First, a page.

We've been living full-time with our full-boat inverter system for 18 months. Every single AC device aside from the 2nd Skylla-i Charger is wired to operate via our Quattro 5kw inverter. We routinely run the scuba compressor for an hour via inverter, with no problems. I believe the Bauer Junior II compressor has a 3x inrush current, so even 6.6kw inrush doesn't cause issues with our Quattro 5kw. Over the past 18 months, I've worked at optimizing both power production and usage. Based on those optimizations, we went from running the genset and charging our lithiums every 3 days with 200amps to now, not running the genset at all on anchor and as I am typing this at 11am, finding ways to burn off the excess solar energy to keep the batteries from getting above 90% SOC. We are running the dishwasher/washing machine/etc at the highest temp setting to burn off the excess energy.

We nearly eliminated our genset usage and ran every AC appliance aboard, efficiently, through a bit of research. It may be tempting to apply rules of thumb, but the danger if it's wrong is that it leads you to making bad decisions. Here's what I've found, which may be helpful to you and to others:

https://www.victronenergy.com/upload/documents/Output-rating-operating-temperature-and-efficiency.pdf

Under section 3, they talk about efficiency vs. load. This is for the Victron 3kw, but since Victron states that the Quattro and Multiplus are mostly the same internally, let's assume it scales, just with beefier components and therefore higher numbers. The Victron inverters seem to hit above 90% efficiency by 100/3000 = 6.67% of rated load. For us, that means we run the Quattro 5kw for all uses except low load items like the computer, projector and LCD. For those, we use the 800w Mastervolt inverter that came with the boat. Note also I would suggest installing a simple $5 switch to turn off the inverter when not in use. Our Quattro draws at least 40 measured watts when idle, so that $5 switch saves us 40/26.3*=36AH a day alone.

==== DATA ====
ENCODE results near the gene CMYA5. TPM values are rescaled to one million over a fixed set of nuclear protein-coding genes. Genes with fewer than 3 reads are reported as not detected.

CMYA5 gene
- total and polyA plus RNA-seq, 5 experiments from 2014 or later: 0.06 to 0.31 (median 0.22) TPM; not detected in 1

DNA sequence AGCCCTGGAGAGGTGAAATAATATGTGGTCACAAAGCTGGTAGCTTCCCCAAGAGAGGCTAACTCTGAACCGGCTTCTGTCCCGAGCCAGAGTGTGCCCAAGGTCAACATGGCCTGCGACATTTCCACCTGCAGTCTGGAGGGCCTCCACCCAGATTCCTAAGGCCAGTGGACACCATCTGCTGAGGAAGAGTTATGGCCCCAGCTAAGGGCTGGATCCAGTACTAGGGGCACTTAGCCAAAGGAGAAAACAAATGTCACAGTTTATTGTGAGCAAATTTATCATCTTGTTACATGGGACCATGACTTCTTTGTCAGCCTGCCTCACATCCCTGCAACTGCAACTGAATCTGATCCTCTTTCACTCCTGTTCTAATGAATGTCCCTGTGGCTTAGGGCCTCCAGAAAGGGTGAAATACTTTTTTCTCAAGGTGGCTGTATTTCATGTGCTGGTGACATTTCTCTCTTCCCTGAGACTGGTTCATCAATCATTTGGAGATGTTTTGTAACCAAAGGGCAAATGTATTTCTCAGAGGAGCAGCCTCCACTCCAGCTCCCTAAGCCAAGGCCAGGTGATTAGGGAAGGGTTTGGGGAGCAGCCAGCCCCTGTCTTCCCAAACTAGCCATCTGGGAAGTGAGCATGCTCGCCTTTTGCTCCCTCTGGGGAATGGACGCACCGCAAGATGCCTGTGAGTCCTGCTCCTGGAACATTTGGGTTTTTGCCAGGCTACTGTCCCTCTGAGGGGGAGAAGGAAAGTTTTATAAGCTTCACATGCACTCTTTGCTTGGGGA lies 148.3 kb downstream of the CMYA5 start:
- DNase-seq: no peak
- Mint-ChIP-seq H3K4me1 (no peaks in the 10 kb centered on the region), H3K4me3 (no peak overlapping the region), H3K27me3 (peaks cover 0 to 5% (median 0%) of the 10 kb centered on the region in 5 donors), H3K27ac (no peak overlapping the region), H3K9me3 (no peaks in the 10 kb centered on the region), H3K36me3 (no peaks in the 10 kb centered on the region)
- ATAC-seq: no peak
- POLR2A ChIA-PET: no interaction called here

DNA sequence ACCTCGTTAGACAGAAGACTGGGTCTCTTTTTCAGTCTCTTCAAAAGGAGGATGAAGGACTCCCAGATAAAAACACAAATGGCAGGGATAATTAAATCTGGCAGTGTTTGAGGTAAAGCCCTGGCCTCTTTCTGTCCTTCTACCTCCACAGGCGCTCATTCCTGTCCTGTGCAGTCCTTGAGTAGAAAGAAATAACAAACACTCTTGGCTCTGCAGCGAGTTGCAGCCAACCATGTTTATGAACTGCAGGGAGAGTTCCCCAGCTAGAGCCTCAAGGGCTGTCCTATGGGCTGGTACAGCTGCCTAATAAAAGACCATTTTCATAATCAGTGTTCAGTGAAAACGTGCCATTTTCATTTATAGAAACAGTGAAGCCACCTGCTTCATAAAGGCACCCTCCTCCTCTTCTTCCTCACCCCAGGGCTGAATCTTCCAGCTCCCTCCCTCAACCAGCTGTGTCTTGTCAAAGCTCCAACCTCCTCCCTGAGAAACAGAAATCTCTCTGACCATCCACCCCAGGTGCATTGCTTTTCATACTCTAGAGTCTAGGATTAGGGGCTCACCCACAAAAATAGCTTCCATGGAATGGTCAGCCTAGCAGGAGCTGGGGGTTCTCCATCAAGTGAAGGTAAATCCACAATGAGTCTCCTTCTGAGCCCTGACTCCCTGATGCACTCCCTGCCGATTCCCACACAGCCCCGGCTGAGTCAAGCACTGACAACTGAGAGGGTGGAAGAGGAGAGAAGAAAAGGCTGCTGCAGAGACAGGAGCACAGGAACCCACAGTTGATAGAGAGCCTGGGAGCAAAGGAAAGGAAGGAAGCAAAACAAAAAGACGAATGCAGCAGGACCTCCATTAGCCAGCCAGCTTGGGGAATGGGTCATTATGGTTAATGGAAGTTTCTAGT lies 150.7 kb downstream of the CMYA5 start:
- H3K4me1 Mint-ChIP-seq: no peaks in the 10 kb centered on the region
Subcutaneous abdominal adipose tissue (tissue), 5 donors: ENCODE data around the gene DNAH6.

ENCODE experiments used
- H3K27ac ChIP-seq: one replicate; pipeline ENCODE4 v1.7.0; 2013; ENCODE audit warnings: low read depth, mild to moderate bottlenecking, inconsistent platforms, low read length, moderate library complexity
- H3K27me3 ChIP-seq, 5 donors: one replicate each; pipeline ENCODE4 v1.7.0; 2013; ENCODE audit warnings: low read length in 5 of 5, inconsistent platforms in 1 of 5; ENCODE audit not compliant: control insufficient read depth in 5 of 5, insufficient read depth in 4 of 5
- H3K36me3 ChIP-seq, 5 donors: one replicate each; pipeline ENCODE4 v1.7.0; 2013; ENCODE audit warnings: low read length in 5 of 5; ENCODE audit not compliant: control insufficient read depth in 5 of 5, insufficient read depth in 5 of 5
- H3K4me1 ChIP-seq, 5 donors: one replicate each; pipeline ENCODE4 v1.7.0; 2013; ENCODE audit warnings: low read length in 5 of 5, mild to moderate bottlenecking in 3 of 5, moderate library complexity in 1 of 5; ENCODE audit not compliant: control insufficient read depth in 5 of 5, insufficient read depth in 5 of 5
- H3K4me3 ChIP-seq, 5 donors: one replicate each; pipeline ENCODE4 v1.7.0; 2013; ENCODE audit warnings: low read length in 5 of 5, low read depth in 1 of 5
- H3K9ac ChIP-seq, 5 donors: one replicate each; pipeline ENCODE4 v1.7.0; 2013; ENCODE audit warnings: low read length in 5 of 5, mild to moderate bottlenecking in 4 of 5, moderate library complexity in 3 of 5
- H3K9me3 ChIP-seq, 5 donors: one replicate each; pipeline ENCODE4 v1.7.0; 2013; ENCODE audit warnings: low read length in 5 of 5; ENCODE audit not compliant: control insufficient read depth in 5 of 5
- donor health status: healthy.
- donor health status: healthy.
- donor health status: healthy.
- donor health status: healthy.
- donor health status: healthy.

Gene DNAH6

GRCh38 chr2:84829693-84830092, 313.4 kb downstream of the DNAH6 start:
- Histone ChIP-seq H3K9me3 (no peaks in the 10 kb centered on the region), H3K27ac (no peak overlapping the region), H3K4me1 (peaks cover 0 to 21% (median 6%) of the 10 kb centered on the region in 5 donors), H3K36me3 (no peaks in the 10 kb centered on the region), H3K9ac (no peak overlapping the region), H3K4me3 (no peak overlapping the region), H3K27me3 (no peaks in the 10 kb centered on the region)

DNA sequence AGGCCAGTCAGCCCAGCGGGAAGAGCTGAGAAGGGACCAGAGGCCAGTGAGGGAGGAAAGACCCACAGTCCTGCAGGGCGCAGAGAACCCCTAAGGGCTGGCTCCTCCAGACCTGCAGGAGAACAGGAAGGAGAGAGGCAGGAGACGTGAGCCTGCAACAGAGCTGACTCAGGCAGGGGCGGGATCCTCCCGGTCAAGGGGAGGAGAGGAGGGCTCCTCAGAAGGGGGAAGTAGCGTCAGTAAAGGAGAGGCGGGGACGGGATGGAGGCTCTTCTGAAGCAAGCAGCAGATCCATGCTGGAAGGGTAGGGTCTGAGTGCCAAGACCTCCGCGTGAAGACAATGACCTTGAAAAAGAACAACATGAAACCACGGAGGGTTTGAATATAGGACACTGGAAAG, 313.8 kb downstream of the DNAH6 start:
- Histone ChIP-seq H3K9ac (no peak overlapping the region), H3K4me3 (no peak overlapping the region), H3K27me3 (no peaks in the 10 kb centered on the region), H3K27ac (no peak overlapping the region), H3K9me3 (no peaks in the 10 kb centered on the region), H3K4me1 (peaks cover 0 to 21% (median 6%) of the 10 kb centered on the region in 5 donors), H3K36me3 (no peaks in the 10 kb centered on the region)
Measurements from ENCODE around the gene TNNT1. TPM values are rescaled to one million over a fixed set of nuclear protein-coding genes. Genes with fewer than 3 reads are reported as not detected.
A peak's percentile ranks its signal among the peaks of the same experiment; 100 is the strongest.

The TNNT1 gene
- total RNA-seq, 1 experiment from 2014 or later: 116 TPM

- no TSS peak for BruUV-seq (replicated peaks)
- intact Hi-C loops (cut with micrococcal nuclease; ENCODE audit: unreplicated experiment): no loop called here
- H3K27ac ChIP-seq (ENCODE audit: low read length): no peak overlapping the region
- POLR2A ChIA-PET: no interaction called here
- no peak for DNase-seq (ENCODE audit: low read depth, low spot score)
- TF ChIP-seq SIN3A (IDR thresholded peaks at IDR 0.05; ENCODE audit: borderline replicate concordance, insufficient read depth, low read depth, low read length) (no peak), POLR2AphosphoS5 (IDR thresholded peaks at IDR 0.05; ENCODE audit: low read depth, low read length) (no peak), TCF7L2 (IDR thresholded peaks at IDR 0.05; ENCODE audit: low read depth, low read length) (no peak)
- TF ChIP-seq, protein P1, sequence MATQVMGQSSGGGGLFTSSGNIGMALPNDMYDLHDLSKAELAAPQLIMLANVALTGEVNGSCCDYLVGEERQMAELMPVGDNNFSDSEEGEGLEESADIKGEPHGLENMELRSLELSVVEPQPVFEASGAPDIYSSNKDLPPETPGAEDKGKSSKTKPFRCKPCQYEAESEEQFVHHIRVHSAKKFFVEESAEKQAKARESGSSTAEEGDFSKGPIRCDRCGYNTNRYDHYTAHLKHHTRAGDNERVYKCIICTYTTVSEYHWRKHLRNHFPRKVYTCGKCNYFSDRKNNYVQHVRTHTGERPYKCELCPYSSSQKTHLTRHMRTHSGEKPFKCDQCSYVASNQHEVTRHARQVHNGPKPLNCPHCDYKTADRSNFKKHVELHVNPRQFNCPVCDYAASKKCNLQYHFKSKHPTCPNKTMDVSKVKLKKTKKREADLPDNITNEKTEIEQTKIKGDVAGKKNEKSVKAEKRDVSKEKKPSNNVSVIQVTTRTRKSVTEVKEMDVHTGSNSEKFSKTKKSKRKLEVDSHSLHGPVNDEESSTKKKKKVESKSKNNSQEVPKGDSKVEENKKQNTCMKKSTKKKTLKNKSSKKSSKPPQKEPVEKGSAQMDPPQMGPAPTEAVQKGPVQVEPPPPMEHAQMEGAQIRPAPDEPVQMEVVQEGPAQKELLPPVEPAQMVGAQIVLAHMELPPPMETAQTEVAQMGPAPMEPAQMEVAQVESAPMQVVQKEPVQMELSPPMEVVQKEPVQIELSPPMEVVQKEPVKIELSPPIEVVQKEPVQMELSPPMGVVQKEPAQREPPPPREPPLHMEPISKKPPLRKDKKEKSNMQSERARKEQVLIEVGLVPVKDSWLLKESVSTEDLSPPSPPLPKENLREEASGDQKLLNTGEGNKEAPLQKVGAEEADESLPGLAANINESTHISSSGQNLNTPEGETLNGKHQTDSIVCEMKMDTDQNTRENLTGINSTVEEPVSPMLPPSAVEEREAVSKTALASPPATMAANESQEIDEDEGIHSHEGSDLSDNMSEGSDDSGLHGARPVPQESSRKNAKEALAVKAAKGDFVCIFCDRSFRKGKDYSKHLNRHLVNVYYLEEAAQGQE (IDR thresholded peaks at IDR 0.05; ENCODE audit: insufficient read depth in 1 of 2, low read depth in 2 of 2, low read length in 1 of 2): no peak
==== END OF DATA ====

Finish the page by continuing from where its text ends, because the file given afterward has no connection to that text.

https://www.victronenergy.com/upload/documents/VE_Marine_generator_test_RVA_07-jan-2008.pdf

Regarding genset load, our A54 came with the Onan 11KW MDKBN. Luckily Victron tested this very genset and based on the data, we can deduce that it's not necessarily best to run at full load. The efficiency curve starts to flatten out considerably around 5kw, which is less than half load for us. Further, I recall from the Onan documentation that for maximum longevity and reiterated here by Mastervolt and Fischer Panda that running above 70% reduces genset longevity. For us, our 120a Quattro + 80a Skylla=200 amps of charging (which admittedly we don't use much anymore) puts roughly a 5.2kw load on the genset which puts us in the sweet spot with respect to specific fuel consumption and most emissions measures while maximizing longevity.

Also, I think you are confusing inverter output and charger input - when Gary talks about a 4kw inverter, I believe he is talking about the inverter AC output, not AC charger input. For example, my Quattro is called a 5kw inverter but that means it can output 5kw AC from the inverter. The charger portion is only 120amps, which is roughly 120*25.6= 3kw draw from genset or shorepower when charging my batteries. It's important to understand the difference in order to size the system correctly.

With respect to the hypothetical 62 amp deficit if he were to run a 100amp (~2.6kw) charger with a 4kw inverter, there are a few more things to think about: